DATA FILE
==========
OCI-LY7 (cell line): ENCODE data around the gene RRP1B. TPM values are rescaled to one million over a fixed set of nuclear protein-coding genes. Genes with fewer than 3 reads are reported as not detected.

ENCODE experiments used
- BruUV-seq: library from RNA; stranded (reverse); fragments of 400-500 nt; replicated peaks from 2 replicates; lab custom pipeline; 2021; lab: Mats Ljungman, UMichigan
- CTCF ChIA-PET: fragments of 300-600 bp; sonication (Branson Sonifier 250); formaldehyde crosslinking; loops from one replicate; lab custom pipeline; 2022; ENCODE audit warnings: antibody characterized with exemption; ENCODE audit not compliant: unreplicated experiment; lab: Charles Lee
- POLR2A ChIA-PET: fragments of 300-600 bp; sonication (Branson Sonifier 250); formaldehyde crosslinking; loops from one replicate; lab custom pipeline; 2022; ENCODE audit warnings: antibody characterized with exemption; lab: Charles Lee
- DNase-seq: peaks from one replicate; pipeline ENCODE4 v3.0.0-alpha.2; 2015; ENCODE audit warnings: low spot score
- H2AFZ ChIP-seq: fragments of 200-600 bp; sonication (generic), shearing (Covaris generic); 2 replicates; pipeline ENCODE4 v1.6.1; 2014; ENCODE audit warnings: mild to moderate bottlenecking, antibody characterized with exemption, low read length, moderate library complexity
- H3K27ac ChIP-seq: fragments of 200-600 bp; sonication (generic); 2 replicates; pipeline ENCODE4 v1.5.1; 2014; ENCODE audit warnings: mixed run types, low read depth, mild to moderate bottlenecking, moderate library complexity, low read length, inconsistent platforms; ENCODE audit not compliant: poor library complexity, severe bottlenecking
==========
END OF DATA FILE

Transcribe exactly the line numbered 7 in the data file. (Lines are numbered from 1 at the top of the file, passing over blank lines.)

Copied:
- H2AFZ ChIP-seq: fragments of 200-600 bp; sonication (generic), shearing (Covaris generic); 2 replicates; pipeline ENCODE4 v1.6.1; 2014; ENCODE audit warnings: mild to moderate bottlenecking, antibody characterized with exemption, low read length, moderate library complexity